Meerkat: And We’re Live!

psegura    July 16, 2015

Meerkat App logo

Organisation Name:               Meerkat


Industry:                                      Entertainment


Name of Contacts:                    Ben Rubin C.E.O.


Web References:                       MeerkatTwitter, Wikipedia, Facebook


Description of how social media is used for business performance

 Click. Wearing a blue athletic jacket and black bowler hat, twelve-year-old DJ eFresh stands at the rear of the room, spinning records on the turntables in front of him, swaying to the music.   In the foreground, his sister 9 year old DJ Precious break dances, her long pig tales swinging as she skips and spins.  Click.   A young artist named Elizabeth draws a detailed pencil sketch of Captain America.  It’s very good.  As she holds it up, she talks about the acceptance she’s found for her work online, stopping occasionally to take bites of her dinner.  Click. Pretty pop singer Carlene Laurel is at a recording session.  Between love songs, she chats with her accompanist and offers viewers advice on life, encouraging strength and confidence.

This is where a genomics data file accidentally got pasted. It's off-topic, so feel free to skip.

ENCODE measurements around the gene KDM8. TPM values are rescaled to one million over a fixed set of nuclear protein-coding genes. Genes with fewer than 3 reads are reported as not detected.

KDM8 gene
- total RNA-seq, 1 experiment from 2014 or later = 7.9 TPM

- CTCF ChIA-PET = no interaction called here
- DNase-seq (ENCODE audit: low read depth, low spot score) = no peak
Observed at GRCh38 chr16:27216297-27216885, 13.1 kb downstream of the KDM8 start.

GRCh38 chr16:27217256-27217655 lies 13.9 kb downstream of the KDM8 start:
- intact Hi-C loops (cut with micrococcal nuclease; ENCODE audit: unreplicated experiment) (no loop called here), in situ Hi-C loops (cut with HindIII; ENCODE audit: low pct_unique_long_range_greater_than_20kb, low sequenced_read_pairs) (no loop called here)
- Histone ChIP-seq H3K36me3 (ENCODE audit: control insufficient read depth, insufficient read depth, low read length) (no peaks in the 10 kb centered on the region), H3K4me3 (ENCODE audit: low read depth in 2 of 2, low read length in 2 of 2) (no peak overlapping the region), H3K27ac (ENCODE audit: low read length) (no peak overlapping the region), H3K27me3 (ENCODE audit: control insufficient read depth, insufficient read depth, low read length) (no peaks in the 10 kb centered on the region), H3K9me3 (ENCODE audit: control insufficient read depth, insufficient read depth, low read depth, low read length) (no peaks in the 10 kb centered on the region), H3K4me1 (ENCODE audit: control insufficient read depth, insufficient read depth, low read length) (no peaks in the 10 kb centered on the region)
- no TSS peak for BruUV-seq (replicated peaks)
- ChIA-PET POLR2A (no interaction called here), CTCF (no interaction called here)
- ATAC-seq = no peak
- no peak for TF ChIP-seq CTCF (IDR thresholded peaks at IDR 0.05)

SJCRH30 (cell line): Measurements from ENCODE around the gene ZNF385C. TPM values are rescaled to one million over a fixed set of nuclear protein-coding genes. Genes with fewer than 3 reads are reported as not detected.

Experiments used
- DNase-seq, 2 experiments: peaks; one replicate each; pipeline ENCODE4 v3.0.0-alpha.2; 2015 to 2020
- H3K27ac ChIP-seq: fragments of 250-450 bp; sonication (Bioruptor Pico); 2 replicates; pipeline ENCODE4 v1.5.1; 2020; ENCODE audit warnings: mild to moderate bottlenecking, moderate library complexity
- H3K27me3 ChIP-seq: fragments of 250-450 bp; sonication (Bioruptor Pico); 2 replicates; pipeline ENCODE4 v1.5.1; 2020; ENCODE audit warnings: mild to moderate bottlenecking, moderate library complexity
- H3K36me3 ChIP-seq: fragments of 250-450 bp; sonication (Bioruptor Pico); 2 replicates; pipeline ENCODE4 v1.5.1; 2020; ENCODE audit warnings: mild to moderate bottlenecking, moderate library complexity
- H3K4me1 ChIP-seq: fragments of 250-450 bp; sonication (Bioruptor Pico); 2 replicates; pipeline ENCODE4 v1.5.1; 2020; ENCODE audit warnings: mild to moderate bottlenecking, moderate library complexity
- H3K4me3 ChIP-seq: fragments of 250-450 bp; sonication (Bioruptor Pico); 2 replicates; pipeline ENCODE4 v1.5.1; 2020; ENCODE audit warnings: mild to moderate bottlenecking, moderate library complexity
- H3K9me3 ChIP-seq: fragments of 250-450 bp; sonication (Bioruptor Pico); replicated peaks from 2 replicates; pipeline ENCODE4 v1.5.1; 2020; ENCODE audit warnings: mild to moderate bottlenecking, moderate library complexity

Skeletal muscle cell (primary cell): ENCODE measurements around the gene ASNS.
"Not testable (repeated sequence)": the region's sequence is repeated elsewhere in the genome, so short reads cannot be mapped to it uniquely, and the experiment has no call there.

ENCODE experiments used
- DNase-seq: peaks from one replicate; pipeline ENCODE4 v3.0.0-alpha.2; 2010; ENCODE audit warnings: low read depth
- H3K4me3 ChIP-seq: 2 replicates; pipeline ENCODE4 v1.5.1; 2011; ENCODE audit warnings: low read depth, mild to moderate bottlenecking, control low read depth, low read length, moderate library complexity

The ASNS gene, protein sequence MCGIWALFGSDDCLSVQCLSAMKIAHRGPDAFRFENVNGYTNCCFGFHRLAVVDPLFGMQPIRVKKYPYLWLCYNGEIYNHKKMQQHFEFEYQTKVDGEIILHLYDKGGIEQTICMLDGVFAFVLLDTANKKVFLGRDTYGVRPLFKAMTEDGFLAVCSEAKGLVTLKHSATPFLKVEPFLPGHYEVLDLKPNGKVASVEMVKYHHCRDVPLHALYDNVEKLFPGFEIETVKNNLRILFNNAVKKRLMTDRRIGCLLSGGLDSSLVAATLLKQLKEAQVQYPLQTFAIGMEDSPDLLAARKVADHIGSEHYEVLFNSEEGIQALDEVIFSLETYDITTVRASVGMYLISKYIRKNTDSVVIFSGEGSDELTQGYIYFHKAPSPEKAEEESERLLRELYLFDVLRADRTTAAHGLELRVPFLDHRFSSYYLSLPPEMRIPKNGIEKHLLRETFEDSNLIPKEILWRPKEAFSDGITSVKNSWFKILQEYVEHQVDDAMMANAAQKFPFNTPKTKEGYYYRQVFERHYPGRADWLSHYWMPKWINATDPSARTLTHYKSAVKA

These are all live video streams on Meerkat, an app that allows users to live stream on their mobile devices, connecting users and viewers from across the globe instantly.  The breakdancing crew showed off their moves from their living room in Chicago.  Elizabeth “katted” from her bedroom in Los Angeles and Carlene’s recording session was held in London, England.

Meerkat, was launched in February of this year making a big splash at SXSW.   A month later, rival app Periscope was released , taking a big bite out of Meerkat when it was purchased by Twitter.  Meerkat allows users to live stream video to followers on Twitter as well as strangers via various websites.  Viewers can interact with users by making comments which appear  in real time.  A user can also reach a new audience when followers “push out” a stream by retweeting about it.  The quality of the audio and video are excellent.